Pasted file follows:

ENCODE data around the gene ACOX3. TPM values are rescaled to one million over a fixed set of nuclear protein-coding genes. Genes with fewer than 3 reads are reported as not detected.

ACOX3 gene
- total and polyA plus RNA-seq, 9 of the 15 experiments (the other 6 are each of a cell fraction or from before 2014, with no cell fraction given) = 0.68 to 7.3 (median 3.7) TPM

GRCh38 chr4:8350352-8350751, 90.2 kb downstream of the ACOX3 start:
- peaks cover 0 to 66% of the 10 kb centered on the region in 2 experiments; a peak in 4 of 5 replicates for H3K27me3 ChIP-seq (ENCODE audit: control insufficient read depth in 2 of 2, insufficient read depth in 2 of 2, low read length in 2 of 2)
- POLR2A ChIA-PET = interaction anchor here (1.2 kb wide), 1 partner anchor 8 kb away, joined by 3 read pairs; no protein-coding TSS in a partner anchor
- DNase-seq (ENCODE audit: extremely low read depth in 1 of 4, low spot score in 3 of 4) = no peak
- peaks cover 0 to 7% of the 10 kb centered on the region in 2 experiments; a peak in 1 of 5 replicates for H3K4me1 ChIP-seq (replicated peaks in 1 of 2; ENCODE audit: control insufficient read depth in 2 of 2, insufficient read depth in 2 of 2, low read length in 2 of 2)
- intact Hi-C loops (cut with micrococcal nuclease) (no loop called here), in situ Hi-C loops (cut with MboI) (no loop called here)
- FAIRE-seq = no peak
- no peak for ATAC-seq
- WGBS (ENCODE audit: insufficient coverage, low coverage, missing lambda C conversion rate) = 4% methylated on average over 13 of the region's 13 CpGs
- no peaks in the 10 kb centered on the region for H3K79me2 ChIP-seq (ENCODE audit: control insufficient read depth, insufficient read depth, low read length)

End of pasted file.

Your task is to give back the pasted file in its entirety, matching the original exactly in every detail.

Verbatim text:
ENCODE data around the gene ACOX3. TPM values are rescaled to one million over a fixed set of nuclear protein-coding genes. Genes with fewer than 3 reads are reported as not detected.

ACOX3 gene
- total and polyA plus RNA-seq, 9 of the 15 experiments (the other 6 are each of a cell fraction or from before 2014, with no cell fraction given) = 0.68 to 7.3 (median 3.7) TPM

GRCh38 chr4:8350352-8350751, 90.2 kb downstream of the ACOX3 start:
- peaks cover 0 to 66% of the 10 kb centered on the region in 2 experiments; a peak in 4 of 5 replicates for H3K27me3 ChIP-seq (ENCODE audit: control insufficient read depth in 2 of 2, insufficient read depth in 2 of 2, low read length in 2 of 2)
- POLR2A ChIA-PET = interaction anchor here (1.2 kb wide), 1 partner anchor 8 kb away, joined by 3 read pairs; no protein-coding TSS in a partner anchor
- DNase-seq (ENCODE audit: extremely low read depth in 1 of 4, low spot score in 3 of 4) = no peak
- peaks cover 0 to 7% of the 10 kb centered on the region in 2 experiments; a peak in 1 of 5 replicates for H3K4me1 ChIP-seq (replicated peaks in 1 of 2; ENCODE audit: control insufficient read depth in 2 of 2, insufficient read depth in 2 of 2, low read length in 2 of 2)
- intact Hi-C loops (cut with micrococcal nuclease) (no loop called here), in situ Hi-C loops (cut with MboI) (no loop called here)
- FAIRE-seq = no peak
- no peak for ATAC-seq
- WGBS (ENCODE audit: insufficient coverage, low coverage, missing lambda C conversion rate) = 4% methylated on average over 13 of the region's 13 CpGs
- no peaks in the 10 kb centered on the region for H3K79me2 ChIP-seq (ENCODE audit: control insufficient read depth, insufficient read depth, low read length)